Brand and performance marketing have historically been divided, but the pandemic and the growth of social media and ecommerce are encouraging new combinations
High-end perfumes and dog food don’t have much in common. However, they’re both benefiting from a new dawn in the historically divided worlds of brand and performance marketing.
If you’ve ever received a perfume sample in the post from beauty group L’Oréal or a hand gel from Unilever then you’re playing a part in this evolution, according to Jonny Grubin, founder and chief executive of product sampling platform SoPost. Something similar is happening at Mars Petcare and its new direct-to-consumer pet food brand James Wellbeloved.
Such campaigns help garner valuable and measurable data around the buying intent and demographics of potential new customers. Beyond this, they’re also building brand awareness.
“Getting a physical product sample to somebody helps drive performance by capturing data that can be fed into customer relationship management and other marketing activities,” Grubin explains. “But the sample also gives marketers the opportunity to improve brand engagement through the packaging, ‘how to use’ guides or sustainability messaging. It’s not just a message of buy, buy, buy; it’s a friendlier and softer approach.”
At Mars Petcare, the company’s brand and performance marketing teams have joined up to test different branding and images to drive the best customer conversion rate. This led to a reduction in cost per acquisition of 57%, according to a recent Marketing Week report.
Jordan James of Unlockd Marketing is not surprised by the result. He says when the brand and performance marketing disciplines combine, the effect can be exponential.
Performance marketing means campaigns that lead to a specific customer action like a lead, click or sale. In brand marketing, longer-term campaigns aim to boost recognition and reputation. While a combination of both sounds like a fairly obvious approach, historically they have been strangers.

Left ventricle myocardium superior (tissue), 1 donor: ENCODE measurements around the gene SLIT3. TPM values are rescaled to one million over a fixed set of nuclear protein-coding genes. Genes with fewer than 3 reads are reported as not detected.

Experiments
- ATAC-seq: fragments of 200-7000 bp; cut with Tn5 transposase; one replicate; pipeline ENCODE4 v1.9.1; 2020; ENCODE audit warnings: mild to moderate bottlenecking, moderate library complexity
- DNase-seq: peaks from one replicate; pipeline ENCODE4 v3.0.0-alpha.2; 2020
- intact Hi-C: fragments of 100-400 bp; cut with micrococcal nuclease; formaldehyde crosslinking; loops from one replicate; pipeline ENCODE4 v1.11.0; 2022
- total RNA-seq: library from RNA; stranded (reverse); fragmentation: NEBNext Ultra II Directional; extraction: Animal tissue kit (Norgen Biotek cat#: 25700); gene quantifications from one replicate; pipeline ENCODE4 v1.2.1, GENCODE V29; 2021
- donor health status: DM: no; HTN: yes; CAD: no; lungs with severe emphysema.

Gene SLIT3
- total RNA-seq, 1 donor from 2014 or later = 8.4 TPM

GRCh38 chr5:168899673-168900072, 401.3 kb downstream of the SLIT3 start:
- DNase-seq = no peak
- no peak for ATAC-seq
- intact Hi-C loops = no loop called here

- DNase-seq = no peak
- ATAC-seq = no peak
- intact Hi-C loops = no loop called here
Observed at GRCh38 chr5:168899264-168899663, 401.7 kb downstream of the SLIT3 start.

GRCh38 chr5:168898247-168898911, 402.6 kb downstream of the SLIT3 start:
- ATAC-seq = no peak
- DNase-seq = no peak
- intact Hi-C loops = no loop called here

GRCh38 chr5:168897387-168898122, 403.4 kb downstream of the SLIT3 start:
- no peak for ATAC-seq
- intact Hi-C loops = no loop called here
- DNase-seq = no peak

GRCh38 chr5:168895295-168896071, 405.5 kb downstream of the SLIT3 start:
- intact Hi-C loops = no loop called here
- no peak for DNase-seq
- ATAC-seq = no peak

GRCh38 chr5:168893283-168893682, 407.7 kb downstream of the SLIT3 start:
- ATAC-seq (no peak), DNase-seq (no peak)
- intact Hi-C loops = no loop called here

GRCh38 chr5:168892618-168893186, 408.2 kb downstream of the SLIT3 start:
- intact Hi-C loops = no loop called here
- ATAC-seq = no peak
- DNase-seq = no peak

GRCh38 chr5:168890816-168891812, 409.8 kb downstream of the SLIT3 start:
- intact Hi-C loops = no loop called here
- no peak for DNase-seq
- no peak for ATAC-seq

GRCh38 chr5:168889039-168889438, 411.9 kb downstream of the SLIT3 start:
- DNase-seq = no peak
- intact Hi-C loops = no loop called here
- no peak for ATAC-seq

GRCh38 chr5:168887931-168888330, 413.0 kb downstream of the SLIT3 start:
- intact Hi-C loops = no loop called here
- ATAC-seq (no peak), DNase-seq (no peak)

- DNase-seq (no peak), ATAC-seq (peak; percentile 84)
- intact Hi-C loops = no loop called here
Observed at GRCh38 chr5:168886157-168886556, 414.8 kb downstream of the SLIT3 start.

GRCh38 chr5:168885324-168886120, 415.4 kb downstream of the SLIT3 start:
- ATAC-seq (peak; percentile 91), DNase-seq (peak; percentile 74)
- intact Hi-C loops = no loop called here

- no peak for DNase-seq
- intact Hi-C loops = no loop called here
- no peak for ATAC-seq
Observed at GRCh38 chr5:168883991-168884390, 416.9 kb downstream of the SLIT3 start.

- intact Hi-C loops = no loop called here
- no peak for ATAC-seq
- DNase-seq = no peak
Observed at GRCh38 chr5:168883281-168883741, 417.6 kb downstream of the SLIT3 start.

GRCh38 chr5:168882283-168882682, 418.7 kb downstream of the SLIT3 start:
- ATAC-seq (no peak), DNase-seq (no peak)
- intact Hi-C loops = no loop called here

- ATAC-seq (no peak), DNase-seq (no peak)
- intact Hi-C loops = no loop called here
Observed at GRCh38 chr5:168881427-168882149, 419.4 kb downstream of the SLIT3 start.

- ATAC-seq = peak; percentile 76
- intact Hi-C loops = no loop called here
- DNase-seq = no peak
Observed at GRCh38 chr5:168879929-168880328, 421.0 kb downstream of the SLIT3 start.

Performance marketing works best when the consumer already has some knowledge of the business and its brand meaning, making them more prepared to buy, James says. This means less expense, a shorter time from ad spend to sale and a higher return on investment.
“It’s important to ensure that both activities align with each other for the best effect,” he adds. “You want potential consumers to recognise the branding from the basics such as logo, colours and tone of voice, to the more complex, such as purpose and values.”
The distance between the two disciplines is largely due to a cultural divide, with brand marketing considered more art than science and performance marketing more science than art. They tend to be conducted by different individuals and teams with different priorities and focuses.
Performance can be seen by brand marketers as analytical, cold and gritty: the pursuit of cost-per-click, customer acquisition cost and return on investment (ROI). Performance marketers, meanwhile, might see their counterparts as rigid, touchy-feely and too focused on the big picture.
“It can be a tall order to get them to meet in the middle and create a complementing campaign,” James says.
This divide has been deepened by the arrival of media platforms like Google and Facebook, which offer better targeting, tracking and measuring tools: perfect for performance marketing. It’s shiny and new and has attracted not just big brands but startups, perhaps backed by private equity or venture capital and eager to quickly grow sales and customer numbers.
“Everyone recognises that brand marketing is critically important. You might drive one sale with performance campaigns, but I would question the long-term value of that customer,” says Grubin. “The problem is that you can put a lot of money into brand marketing, but it is hard to measure its effectiveness. It’s like putting your finger up into the air and hoping for the best. With performance marketing it is easier to show it is working, that your invested dollar has turned into dollar ‘x’ in revenue.”